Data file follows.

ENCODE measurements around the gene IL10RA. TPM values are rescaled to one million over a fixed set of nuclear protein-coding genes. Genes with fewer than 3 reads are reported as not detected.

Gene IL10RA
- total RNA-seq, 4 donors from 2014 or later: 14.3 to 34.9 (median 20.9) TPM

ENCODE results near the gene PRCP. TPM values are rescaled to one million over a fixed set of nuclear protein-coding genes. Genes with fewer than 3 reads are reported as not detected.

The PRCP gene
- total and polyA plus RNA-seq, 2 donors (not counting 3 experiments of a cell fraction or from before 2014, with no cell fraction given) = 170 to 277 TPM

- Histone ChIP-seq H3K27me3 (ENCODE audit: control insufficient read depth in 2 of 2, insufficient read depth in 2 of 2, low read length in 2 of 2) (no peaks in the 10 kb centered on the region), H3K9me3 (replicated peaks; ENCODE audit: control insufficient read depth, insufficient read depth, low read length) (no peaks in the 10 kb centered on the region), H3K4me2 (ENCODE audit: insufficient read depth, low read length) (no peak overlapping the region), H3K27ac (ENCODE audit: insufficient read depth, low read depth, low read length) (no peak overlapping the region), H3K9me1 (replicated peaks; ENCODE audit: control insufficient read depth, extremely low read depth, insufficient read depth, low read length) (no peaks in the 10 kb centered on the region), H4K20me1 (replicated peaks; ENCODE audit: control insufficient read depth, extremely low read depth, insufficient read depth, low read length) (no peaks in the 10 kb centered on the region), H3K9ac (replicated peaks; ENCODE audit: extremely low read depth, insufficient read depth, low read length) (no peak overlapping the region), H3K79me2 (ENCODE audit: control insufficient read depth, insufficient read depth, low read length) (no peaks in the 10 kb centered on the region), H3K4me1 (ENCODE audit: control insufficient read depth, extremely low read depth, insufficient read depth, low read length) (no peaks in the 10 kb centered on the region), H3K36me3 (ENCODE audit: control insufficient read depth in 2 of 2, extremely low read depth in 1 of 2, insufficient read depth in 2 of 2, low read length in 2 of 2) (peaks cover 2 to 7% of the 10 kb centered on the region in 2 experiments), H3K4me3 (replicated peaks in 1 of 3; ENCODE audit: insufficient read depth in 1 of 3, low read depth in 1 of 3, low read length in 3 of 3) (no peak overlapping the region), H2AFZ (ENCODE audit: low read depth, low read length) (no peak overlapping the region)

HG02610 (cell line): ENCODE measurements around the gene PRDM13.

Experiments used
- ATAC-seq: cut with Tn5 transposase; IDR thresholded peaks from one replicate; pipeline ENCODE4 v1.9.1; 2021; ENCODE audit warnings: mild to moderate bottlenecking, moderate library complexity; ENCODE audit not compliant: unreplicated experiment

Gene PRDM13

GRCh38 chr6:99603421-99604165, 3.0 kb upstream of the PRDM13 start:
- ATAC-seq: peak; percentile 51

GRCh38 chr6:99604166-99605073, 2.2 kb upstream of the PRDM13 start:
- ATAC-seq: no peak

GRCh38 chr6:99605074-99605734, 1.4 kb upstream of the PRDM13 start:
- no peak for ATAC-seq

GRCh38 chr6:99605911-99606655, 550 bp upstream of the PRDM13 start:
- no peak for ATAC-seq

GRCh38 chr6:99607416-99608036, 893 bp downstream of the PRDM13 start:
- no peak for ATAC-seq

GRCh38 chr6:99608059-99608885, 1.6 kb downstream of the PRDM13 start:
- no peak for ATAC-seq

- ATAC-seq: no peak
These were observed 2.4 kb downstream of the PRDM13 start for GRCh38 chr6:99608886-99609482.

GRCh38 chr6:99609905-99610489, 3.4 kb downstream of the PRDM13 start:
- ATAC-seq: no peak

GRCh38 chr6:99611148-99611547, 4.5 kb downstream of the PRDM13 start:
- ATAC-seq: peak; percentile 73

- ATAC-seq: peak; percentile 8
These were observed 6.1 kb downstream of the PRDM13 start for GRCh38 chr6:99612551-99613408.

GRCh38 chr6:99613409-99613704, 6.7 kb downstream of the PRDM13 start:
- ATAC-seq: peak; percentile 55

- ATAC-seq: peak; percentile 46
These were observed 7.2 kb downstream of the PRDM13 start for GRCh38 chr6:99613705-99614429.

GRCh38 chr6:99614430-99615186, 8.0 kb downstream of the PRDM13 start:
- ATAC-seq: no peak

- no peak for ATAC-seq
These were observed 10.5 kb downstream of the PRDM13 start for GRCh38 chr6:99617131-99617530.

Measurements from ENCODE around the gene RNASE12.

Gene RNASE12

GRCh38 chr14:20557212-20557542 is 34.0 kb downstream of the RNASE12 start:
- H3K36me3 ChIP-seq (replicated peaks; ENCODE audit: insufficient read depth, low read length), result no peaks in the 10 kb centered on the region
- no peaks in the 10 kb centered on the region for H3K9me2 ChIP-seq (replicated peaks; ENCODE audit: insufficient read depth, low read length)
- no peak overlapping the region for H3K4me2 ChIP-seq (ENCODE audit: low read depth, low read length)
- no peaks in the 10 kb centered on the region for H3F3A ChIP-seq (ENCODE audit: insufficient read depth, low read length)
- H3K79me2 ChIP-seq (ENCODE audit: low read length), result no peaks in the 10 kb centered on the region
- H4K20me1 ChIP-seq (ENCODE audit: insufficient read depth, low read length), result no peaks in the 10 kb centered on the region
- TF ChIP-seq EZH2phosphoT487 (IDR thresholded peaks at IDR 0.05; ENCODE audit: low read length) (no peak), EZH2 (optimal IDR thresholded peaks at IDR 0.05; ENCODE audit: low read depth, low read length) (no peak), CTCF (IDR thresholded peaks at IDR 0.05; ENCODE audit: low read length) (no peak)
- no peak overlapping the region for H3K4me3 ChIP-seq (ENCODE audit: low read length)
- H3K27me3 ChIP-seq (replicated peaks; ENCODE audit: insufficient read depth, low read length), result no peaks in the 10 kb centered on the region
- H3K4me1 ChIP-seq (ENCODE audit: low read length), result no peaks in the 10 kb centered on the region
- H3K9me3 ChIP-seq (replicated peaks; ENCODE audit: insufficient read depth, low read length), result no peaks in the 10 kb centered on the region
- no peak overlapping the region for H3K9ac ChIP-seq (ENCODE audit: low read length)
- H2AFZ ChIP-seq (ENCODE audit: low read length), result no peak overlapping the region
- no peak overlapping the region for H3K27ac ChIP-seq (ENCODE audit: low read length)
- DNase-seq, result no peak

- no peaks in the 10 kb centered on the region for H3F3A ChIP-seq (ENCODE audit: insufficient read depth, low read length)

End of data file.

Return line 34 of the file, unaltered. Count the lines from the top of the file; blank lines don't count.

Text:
- ATAC-seq: peak; percentile 46